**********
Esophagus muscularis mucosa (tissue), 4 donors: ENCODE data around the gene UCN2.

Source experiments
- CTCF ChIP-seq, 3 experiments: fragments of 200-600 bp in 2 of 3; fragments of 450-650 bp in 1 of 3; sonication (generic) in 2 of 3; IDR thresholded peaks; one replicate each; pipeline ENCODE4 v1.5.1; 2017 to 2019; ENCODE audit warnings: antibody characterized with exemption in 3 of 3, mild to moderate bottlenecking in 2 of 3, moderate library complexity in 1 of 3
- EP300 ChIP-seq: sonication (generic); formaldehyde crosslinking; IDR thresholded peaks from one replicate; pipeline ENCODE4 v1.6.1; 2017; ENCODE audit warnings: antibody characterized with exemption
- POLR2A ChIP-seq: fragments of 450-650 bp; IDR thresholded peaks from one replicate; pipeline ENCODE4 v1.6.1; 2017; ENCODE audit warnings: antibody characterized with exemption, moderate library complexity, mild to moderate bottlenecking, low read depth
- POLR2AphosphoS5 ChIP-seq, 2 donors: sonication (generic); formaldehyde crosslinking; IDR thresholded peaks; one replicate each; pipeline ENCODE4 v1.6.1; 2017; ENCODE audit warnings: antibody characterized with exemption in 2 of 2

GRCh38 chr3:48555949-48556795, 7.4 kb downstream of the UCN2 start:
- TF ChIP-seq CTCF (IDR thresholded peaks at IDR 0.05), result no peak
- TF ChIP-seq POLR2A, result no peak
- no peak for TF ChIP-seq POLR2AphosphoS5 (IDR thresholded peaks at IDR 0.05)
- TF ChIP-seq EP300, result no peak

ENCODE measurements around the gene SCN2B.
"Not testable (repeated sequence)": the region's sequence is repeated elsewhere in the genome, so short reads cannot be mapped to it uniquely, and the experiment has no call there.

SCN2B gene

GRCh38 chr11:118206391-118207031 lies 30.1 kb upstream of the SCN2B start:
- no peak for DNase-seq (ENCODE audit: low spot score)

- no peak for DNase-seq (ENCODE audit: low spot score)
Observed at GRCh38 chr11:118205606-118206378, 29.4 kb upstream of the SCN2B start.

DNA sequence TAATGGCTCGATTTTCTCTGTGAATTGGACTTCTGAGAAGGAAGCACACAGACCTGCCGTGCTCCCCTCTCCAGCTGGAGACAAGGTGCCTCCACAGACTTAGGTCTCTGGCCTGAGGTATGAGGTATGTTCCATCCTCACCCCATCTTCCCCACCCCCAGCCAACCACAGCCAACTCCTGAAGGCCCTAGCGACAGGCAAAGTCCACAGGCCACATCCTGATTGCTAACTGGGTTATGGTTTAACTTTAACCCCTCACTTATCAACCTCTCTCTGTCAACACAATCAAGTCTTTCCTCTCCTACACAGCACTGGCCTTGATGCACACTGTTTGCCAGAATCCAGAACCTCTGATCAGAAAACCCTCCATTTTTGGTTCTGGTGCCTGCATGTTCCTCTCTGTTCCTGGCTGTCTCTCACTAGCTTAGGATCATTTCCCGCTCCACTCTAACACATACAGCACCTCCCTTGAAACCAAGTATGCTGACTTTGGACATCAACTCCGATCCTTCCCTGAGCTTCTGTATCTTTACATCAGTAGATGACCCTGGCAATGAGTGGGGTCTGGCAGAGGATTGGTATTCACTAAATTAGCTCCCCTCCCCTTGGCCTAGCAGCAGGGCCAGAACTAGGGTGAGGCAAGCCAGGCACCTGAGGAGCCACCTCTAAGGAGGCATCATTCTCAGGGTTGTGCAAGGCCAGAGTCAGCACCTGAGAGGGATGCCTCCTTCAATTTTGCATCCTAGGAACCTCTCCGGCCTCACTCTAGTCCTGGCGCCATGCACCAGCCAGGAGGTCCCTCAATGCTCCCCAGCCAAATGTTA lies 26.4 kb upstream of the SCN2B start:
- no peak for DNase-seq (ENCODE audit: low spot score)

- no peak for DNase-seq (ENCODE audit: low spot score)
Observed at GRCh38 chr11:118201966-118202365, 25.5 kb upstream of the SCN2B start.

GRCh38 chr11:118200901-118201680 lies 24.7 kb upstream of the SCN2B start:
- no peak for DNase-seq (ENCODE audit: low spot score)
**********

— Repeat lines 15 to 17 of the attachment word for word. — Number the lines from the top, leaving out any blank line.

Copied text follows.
GRCh38 chr11:118206391-118207031 lies 30.1 kb upstream of the SCN2B start:
- no peak for DNase-seq (ENCODE audit: low spot score)

- no peak for DNase-seq (ENCODE audit: low spot score)